by some capacity. However, it will also require further insight and data to gauge the extent
of changes and implications on physician shortages due to APRNs and PAs. Particularly,
input from physicians, APRNs, and PAs, as well as the health systems that employ these
providers, will be key to effectively gauge this level of understanding relative to supply,
market saturation for hospitalists, and growth trends in hospital inpatient care.
All in alignment with initiatives taken by states, public and private health insurance
programs, and managed care plans, it will necessary for health systems to understand the
value that advanced practice providers are contributing in both a patient care standpoint
and revenue/reimbursement standpoint. By hiring more APRNs and PAs and appropriately
coding for certain services., health systems can provide more high-quality care, increase
physician productivity, and replace some functions as physicians in some specialties.

Use of GME to Develop Physician Pipeline
Mending the physician shortage necessitates a multifaceted methodology, comprising of
innovations in several key areas by the health system. One approach to doing this is by
growing and enhancing Graduate Medical Education (GME) to develop the physician
pipeline. Traditionally speaking, for-profit health systems sidestepped GME programs mostly
due to assumptions that teaching hospitals were expensive, disorganized, and possessed
impracticable academic requirements. However, depending on several factors such as the
strategic objectives, mission, and federal GME funding available for uncapped hospitals/
health systems, organizations can greatly benefit from GME activity. These direct and
intangible benefits can be seen on 5 different levels, comprising of the resident/fellow,
sponsoring institution, local community, university sponsors and affiliates, and benefits to
the greater community and nation. Specifically, GME adoption may result in benefits
including health system productivity, quality, coverage, economics, recruitment, and
support of complex care delivery needs. Health systems can greatly benefit by pursuing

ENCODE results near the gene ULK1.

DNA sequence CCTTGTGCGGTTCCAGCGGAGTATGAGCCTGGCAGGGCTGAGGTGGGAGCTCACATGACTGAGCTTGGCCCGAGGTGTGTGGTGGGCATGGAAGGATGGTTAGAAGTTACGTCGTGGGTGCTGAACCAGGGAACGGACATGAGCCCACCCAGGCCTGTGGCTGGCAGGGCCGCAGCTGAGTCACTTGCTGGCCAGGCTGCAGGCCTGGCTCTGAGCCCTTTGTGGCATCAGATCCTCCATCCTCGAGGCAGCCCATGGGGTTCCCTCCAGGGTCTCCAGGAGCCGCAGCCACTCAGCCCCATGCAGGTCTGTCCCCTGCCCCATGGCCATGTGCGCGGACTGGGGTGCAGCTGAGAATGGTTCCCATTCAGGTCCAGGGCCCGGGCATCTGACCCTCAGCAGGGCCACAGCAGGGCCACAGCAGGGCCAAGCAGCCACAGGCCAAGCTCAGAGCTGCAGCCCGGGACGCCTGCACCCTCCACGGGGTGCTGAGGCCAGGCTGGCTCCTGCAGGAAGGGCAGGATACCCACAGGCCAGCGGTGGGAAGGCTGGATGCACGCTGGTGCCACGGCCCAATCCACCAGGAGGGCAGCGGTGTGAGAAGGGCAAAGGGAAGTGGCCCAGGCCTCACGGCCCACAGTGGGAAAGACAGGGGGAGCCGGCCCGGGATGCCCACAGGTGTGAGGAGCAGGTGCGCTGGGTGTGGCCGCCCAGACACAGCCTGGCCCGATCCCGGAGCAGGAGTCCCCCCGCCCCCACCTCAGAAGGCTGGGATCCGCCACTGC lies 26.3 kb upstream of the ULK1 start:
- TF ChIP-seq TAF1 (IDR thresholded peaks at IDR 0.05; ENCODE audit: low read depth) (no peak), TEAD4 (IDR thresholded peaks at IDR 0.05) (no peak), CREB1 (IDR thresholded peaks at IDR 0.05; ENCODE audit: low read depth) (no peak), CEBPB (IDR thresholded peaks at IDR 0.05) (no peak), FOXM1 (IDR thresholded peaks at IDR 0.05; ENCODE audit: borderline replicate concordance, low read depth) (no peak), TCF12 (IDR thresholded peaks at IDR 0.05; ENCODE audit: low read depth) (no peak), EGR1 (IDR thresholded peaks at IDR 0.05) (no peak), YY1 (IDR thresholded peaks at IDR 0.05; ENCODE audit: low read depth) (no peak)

GME and, in turn, will develop the physician pipeline to address the alarming shortage
nationally. Germane Solutions offers consultative finance services to maximize
reimbursement and funding for health systems with existing GME activity, as well as
institutions ambitious of GME development and implementation.

Health system initiatives and policies ultimately dictate telemedicine/telehealth, preventive
medicine, and physician wellness/well-being. Efforts to improve health care delivery and
rising medical costs can be seen by the increased use of telemedicine/telehealth. To enable
the growth of inexpensive and accessible patient care services through telemedicine,
clinical, administrative, and research communities should align to expand the use of
telemedicine to our deserving patient population. Health systems will have the shared
responsibility to incorporate these innovative technologies to appropriately help balance the
challenging and uncertain physician workforce supply and demand.
Furthermore, health systems should encourage preventive care services to improve
population health by means of enhanced testing, counseling, and patient adherence to
treatment regimens. Organizing care across care-delivery settings will lead to declined
patient readmissions to the hospital and possibly demand for physicians under certain
assumptions. Efforts continue to prevent avoidable hospitalizations and emergency visits
through increased access to primary care and preventive services and to divert emergency
visits to appropriate lower-cost settings such as physician offices, retail clinics, urgent care
centers, and crisis centers for behavioral health conditions.

Lastly, health system initiatives and policies should direct attention towards physician
wellness and well-being. Growing worries regarding physician burnout, recorded in